The Rush to Expand the VA

PrintPrint

The Senate voted 93-3 on Wednesday to expand health care spending for veterans. Under the Senate bill, veterans would be able to access health care services from facilities outside the Department of Veterans Affairs (VA) system.

The headlines from the last few weeks clearly illustrate the need to reform this massive system, but the Senate’s rushed plan would dramatically increase veterans’ health care spending without tackling needed fundamental reforms.

Just before the vote, the Congressional Budget Office (CBO) released a preliminary estimate of the bill’s costs. Because of the hurried nature of introduction and debate, CBO was not able to fully review and estimate costs.

CBO says that the new program would increase spending by $35 billion over 10 years. But that doesn’t tell the full story. CBO expects initial set-up of the new program would take several years with veteran enrollment ramping up over time. And the bill just authorizes the new spending until 2016. So it appears that the CBO estimate of $35 billion just includes the cost over the first three years.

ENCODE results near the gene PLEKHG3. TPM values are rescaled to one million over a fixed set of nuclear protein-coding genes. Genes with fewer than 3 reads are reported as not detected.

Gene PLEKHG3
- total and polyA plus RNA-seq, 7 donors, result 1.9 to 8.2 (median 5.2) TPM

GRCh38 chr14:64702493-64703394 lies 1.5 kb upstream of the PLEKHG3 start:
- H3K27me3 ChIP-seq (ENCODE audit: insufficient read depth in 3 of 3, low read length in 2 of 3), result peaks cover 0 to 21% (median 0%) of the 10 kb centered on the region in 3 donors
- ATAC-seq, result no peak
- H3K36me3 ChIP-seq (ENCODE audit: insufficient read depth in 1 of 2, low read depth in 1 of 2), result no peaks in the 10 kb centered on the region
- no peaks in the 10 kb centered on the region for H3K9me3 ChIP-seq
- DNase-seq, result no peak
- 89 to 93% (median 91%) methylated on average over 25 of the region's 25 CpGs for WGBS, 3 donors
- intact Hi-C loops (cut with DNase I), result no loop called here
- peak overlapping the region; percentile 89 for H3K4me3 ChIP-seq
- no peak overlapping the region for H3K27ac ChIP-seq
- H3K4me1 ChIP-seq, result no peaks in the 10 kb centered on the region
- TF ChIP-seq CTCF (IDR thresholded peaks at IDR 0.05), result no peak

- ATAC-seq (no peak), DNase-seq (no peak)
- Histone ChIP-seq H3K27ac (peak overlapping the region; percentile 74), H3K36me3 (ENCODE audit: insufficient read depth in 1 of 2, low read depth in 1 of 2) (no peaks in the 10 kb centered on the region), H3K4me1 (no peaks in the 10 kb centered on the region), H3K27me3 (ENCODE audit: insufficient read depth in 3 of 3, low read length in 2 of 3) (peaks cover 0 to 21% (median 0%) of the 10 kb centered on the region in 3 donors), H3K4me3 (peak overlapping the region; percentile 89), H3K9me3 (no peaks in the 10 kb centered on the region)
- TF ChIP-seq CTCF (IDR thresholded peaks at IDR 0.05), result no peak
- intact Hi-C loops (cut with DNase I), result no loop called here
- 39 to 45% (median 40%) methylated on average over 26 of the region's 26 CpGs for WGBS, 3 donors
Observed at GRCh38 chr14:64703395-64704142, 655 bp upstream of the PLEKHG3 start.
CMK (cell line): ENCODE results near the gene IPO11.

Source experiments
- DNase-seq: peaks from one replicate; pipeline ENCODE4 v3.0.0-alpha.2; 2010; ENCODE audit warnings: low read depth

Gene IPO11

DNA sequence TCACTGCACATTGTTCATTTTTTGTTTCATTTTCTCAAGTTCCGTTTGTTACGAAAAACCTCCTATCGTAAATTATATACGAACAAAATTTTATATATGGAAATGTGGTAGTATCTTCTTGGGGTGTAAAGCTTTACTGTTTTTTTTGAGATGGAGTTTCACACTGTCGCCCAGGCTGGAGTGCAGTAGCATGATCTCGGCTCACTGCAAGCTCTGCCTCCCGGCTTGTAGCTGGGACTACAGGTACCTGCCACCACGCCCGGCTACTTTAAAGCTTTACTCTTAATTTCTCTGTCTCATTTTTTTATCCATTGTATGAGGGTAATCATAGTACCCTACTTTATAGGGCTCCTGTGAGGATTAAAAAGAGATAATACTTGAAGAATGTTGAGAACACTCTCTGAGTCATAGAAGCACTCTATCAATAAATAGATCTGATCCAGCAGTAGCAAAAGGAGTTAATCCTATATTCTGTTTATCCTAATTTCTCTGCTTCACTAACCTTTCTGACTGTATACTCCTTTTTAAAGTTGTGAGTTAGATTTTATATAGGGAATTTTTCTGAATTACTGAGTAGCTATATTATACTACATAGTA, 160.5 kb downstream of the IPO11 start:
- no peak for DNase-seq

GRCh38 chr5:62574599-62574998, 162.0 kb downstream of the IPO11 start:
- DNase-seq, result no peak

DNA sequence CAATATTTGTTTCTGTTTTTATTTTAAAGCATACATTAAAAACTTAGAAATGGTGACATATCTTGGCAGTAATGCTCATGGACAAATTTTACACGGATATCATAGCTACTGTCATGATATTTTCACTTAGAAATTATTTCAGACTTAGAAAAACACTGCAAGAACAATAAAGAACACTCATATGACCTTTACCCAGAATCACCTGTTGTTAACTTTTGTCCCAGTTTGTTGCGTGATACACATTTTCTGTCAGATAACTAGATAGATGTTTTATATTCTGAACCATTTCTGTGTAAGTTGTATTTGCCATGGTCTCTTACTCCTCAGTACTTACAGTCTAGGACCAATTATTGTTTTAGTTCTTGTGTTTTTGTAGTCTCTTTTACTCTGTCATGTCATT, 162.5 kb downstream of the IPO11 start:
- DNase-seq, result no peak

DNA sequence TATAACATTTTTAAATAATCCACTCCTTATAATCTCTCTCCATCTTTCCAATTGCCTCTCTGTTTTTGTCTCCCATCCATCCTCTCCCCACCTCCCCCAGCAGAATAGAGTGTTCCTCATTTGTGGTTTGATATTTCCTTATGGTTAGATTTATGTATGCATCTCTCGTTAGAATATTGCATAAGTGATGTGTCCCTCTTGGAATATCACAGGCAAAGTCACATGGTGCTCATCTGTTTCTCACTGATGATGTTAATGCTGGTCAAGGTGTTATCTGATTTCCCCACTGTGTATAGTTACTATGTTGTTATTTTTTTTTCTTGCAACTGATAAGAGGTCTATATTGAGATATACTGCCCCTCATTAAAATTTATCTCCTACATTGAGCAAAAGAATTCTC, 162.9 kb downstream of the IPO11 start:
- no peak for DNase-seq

Over the longer term, CBO estimates that added annual spending would be $50 billion a year. So if the current bill is enacted and the added spending extended in the future, it would raise federal spending by about $385 billion over the next decade, as illustrated in the chart below the jump.

 VA Graph

The $385 billion figure is likely conservative because it assumes that costs stay flat over time. But as more veterans enroll and health care costs increase, the figures could grow larger. CBO says that its estimates are “highly uncertain,” which is one reason why the Senate’s rush to push the bill through was so irresponsible.

The VA is already the fifth largest federal agency. If the new spending is made permanent, VA’s total budget would grow by about one-third and VA health care spending would roughly double.

During debate on Wednesday, several senators raised concern over the dramatic increase in VA spending without any offsetting cuts, but 75 senators swiftly brushed it aside. Allowing any debate about large expansions of government is apparently out of style in the Senate. But what’s needed in the VA is fundamental restructuring, not an ill-planned gusher of new spending.

Political crises are always the most dangerous time for the growth of government. The VA crisis is proving to be no different.